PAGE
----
What do I hope will happen? Of course, I want to be freed. As I’ve said many times before, I haven’t set any timetables. I know I will be free. One of the first books I read when I got to Ramo Verde was the experience of a Vietnamese cardinal named Van Thuan, who was arrested by the communist regime after being accused of being part of a “conspiracy between the Vatican and the imperialists to organize a fight against the communist government”. He was summoned to the Presidential Palace were he was arrested on August 15, 1975. He was persecuted and incarcerated for 10 years. The cardinal talked about how the prisoner’s primary frustration is thinking every day that he’s about to be released, and when that doesn’t happen he feels disappointed. Facing his reality, he talked about how he found strength and stability on the one hand in his relationship with God, and on the other by living each day to the fullest, preparing himself more and more.
I know that I will be freed, and when I am I will be stronger spiritually, mentally and physically. I will be released, stronger and without resentfulness. Hate and bitterness are what have bogged our country down. We will continue forward with our dream, none other than reaching a better Venezuela, a Venezuela of peace, well-being and progress.
You and other sectors of the opposition have said that in Venezuela there is no separation of powers, that the justice system operates beneath the executive. If this is true, then why did you surrender to the authorities in February 18 when they accused you of causing the protests that started on February 12?
I’m under arrest because of a decision made by a dictatorship. A decision Maduro and his accomplices, who threatened to throw me in jail no fewer than 20 times on national television since 2013. When the order to arrest me came, I had three options: flee the country (which I never considered), go into hiding or hand myself over to the unjust justice. I chose the third option.
Before the injustice, the abuses and violations against rights, a reaction comes. Injustice must be fought. Injustice must be faced head on without any tricks.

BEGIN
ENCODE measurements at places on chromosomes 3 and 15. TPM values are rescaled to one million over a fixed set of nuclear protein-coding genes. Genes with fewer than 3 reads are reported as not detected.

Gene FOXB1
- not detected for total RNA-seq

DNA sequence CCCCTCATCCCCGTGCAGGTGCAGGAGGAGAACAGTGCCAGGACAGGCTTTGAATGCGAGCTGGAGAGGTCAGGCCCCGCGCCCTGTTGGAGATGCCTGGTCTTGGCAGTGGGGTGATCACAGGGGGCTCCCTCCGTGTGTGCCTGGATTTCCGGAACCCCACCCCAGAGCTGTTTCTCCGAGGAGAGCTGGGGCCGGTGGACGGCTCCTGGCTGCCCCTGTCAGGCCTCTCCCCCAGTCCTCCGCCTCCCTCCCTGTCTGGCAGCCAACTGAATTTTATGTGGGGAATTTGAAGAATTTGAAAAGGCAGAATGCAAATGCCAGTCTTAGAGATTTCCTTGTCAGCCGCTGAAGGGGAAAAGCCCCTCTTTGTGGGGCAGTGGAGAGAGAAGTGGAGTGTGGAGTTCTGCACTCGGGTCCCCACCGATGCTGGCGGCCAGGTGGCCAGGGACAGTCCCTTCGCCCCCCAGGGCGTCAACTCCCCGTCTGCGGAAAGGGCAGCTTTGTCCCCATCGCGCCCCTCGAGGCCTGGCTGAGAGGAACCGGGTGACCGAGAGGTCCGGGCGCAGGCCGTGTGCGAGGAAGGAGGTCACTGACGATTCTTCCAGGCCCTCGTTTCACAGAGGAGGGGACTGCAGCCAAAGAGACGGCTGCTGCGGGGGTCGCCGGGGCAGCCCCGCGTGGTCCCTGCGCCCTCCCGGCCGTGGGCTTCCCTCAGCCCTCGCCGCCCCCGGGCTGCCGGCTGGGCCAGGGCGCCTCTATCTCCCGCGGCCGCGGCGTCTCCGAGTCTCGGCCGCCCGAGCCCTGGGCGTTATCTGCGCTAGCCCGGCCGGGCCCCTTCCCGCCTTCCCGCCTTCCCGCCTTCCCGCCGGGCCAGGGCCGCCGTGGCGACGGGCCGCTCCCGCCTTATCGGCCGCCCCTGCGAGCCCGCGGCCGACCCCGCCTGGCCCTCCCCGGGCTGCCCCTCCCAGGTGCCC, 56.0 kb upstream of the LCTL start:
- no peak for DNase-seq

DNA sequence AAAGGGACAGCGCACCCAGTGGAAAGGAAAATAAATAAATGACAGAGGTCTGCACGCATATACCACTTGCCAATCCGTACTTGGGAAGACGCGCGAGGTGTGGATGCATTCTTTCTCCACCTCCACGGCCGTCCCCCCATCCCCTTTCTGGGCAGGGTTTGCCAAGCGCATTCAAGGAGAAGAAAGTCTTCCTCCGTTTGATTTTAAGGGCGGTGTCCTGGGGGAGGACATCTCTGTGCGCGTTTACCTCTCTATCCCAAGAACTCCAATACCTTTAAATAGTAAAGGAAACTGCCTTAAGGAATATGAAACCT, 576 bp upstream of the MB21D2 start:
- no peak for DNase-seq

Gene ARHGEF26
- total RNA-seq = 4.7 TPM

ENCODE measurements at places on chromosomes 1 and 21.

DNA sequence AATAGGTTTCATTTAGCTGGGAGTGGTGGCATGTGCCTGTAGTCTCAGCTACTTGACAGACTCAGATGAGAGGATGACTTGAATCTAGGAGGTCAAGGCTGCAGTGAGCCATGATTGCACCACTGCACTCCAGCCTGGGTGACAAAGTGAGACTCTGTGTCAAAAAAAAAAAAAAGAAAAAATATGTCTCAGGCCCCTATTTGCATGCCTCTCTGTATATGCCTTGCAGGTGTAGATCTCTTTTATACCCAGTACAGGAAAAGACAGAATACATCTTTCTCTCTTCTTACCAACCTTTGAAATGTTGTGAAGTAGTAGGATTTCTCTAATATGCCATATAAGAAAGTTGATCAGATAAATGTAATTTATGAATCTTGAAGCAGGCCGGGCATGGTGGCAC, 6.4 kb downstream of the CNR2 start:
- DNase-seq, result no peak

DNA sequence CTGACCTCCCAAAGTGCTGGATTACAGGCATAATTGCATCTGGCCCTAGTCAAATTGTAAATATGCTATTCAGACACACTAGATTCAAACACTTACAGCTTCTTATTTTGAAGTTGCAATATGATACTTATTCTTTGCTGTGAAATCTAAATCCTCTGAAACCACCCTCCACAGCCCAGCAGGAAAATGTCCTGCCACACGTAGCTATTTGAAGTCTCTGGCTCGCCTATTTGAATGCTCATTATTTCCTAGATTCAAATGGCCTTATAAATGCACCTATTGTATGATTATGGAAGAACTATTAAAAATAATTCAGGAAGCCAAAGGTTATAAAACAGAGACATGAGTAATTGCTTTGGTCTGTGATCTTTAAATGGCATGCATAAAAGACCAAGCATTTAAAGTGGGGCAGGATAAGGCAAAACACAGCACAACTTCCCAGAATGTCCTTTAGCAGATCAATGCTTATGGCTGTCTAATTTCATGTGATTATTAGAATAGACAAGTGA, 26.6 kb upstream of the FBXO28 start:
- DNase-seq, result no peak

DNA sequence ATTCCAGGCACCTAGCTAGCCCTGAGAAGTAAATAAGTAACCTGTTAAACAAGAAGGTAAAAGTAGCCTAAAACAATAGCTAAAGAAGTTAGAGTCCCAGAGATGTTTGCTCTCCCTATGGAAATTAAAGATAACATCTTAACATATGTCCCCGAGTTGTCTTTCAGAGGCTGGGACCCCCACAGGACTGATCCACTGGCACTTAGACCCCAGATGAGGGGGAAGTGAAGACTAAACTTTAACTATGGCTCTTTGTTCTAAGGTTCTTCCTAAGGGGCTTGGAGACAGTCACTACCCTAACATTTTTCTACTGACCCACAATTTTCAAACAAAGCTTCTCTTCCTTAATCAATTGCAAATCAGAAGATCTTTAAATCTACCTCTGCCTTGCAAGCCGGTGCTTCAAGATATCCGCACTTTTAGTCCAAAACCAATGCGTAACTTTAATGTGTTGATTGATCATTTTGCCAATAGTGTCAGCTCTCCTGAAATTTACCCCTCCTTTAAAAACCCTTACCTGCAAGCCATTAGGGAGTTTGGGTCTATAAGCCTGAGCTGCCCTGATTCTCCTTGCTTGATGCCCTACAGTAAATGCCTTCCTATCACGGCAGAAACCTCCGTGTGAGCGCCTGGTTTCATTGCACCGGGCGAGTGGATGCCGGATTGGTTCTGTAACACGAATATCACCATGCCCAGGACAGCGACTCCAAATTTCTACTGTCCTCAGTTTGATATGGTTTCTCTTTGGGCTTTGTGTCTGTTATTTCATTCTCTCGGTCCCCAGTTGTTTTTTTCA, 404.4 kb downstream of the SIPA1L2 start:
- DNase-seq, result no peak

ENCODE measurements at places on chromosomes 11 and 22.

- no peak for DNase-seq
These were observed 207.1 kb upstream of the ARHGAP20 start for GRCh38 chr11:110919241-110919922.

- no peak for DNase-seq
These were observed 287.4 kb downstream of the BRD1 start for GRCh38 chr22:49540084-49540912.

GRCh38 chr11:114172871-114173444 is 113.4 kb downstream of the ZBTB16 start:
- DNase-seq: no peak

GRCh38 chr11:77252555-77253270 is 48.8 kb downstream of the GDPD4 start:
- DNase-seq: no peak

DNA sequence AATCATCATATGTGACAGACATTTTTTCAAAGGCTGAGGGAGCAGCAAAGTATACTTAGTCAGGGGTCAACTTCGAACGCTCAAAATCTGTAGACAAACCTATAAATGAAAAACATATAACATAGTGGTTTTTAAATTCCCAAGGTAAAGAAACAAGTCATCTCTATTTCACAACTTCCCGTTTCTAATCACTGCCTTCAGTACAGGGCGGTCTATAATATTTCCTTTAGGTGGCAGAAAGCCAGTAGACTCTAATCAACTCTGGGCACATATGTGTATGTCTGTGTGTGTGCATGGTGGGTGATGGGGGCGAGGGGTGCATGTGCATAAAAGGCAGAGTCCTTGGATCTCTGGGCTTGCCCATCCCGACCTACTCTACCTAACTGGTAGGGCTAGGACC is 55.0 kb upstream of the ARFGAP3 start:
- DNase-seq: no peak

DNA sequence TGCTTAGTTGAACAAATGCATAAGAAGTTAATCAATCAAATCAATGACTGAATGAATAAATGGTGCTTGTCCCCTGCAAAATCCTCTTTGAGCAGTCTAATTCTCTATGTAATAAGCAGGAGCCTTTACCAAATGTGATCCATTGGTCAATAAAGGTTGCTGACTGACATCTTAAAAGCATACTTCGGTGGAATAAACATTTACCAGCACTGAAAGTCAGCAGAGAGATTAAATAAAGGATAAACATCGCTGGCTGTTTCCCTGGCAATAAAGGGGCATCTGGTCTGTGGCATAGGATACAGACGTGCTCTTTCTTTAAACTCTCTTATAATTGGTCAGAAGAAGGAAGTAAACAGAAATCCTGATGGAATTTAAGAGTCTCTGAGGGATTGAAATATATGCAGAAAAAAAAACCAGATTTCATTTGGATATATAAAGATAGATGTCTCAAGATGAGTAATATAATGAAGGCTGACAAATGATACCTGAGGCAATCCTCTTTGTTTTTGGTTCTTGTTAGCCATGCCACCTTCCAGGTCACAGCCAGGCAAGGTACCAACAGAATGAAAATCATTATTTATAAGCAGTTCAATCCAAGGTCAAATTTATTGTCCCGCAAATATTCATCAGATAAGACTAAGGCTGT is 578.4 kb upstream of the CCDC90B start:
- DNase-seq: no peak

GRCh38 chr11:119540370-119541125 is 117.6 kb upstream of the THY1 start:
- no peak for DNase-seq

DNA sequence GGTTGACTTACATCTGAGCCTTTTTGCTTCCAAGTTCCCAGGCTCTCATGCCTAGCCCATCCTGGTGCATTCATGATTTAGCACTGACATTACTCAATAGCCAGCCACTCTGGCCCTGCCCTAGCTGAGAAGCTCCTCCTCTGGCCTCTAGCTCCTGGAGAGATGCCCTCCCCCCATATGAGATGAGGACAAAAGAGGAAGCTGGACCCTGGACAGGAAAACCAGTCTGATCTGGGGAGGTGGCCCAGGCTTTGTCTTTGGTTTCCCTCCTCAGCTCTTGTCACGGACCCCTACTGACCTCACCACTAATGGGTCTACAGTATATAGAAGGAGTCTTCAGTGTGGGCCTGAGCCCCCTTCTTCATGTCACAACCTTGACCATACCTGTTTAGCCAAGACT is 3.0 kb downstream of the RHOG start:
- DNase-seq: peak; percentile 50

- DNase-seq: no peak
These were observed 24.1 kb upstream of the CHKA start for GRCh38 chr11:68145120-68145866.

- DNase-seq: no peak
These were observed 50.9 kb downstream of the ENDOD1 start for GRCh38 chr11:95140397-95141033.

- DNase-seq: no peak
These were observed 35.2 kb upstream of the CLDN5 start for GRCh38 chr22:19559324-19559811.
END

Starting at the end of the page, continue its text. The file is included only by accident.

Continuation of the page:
I’ve always believed in facing injustice head on. That’s what I did when I was barred from holding office, and even though it was in place for seven years and it stopped me from running in 2008, 2010 and 2012, I was able to prove my innocence and that my rights had been violated before the Interamerican Court of Human Rights, which ruled in my favour in September 2011. For me, that was a political and moral victory, since it demonstrated the arbitrary nature of the regime and the fear that it feels, which is the true reason why they’ve harassed me for more than a decade.
Handing myself over to an unjust justice has given me a new opportunity to face the lies, the abuse of power and the necessity to change the system. A leader must be able to inspire those that, like him, pursue a dream, because – due to the difficult circumstances Venezuelans live – I’ve learned that political games aren’t enough and that I had to take a risk in the name of liberty in Venezuela.
And now there is no doubt, either in Venezuela or in the world, that there is an group of corrupt, inefficient and anti-democratic elites who have looted the country and who violate human rights. We’ve grabbed the world’s attention and gained the support of the most important human rights organizations, like the United Nations and Amnesty International. We’ve informed hundreds of world leaders not only about our case, but more importantly about the situation our people are living through. And we gain more support each day.
The day I turned myself in I said that if my arrest would wake people up, then it was worth it. Today, I believe that millions of Venezuelans around the world fully understand what we’re facing, and that is a fundamental stage in achieving change.
What can the Chilean government do to help the situation in Venezuela?
[This last answer is cut off, and is difficult to read. Leopoldo asks the Chilean government to continue to advocate for human rights around the world].
Maduro Continues Tour
While in Saudi Arabia, Minister of the Economy Rodolfo Torres tweeted:
Excellent meeting with important results. We’ve agreed to work to recover the market and price of oil.
The minister did not provide any details about what the “important results” mentioned in his tweet were.
Later in the day, Maduro also spoke on the meeting, and was equally vague about its result:
We talked a lot about important ideas about a strategy to stabilize the oil market and to recover the oil prices. We’re going to co-ordinate on an important strategy. I leave [Saudi Arabia] with a lot of optimism.
He provided no concrete details about the alleged agreement between the two countries.
Maduro also accused the opposition of mounting an “ambush”, and called for calm during the country’s worst scarcity crisis in recent history:
I call on everyone to be conscientious, patient and to collaborate. The government has been beside the people during the start of this year, when the parasitic oligarchy mounted an ambush against us, but we’re responding so that the people can enjoy their right to food and peace, which is the most important thing.
Below, a picture of Maduro speaking with the Saudi Arabian Minister of Oil, Ali Al-Naimi: